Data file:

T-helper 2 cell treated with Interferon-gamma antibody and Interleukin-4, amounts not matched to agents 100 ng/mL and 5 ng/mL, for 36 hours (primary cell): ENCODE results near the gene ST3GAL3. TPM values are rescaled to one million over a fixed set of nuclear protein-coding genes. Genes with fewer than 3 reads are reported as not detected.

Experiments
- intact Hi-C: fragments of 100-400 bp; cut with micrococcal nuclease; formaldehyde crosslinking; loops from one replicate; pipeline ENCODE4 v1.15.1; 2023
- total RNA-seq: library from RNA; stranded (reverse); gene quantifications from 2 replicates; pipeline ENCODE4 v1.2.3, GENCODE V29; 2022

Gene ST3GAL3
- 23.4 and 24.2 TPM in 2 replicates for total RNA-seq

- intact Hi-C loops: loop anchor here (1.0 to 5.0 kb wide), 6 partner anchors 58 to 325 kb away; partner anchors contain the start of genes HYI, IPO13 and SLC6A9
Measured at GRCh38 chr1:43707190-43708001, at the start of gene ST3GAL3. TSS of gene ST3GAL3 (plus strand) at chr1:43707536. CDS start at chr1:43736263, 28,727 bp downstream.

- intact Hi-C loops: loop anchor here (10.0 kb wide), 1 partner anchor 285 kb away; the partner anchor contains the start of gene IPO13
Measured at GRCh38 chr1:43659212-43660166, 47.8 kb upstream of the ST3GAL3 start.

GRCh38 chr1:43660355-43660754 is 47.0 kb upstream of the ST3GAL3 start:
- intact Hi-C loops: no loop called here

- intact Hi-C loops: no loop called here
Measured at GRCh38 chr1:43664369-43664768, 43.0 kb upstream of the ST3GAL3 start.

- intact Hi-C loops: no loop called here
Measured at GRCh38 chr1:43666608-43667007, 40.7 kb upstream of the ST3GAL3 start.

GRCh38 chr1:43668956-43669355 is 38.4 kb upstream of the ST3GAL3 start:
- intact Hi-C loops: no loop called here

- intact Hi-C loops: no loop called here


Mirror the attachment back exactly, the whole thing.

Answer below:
T-helper 2 cell treated with Interferon-gamma antibody and Interleukin-4, amounts not matched to agents 100 ng/mL and 5 ng/mL, for 36 hours (primary cell): ENCODE results near the gene ST3GAL3. TPM values are rescaled to one million over a fixed set of nuclear protein-coding genes. Genes with fewer than 3 reads are reported as not detected.

Experiments
- intact Hi-C: fragments of 100-400 bp; cut with micrococcal nuclease; formaldehyde crosslinking; loops from one replicate; pipeline ENCODE4 v1.15.1; 2023
- total RNA-seq: library from RNA; stranded (reverse); gene quantifications from 2 replicates; pipeline ENCODE4 v1.2.3, GENCODE V29; 2022

Gene ST3GAL3
- 23.4 and 24.2 TPM in 2 replicates for total RNA-seq

- intact Hi-C loops: loop anchor here (1.0 to 5.0 kb wide), 6 partner anchors 58 to 325 kb away; partner anchors contain the start of genes HYI, IPO13 and SLC6A9
Measured at GRCh38 chr1:43707190-43708001, at the start of gene ST3GAL3. TSS of gene ST3GAL3 (plus strand) at chr1:43707536. CDS start at chr1:43736263, 28,727 bp downstream.

- intact Hi-C loops: loop anchor here (10.0 kb wide), 1 partner anchor 285 kb away; the partner anchor contains the start of gene IPO13
Measured at GRCh38 chr1:43659212-43660166, 47.8 kb upstream of the ST3GAL3 start.

GRCh38 chr1:43660355-43660754 is 47.0 kb upstream of the ST3GAL3 start:
- intact Hi-C loops: no loop called here

- intact Hi-C loops: no loop called here
Measured at GRCh38 chr1:43664369-43664768, 43.0 kb upstream of the ST3GAL3 start.

- intact Hi-C loops: no loop called here
Measured at GRCh38 chr1:43666608-43667007, 40.7 kb upstream of the ST3GAL3 start.

GRCh38 chr1:43668956-43669355 is 38.4 kb upstream of the ST3GAL3 start:
- intact Hi-C loops: no loop called here

- intact Hi-C loops: no loop called here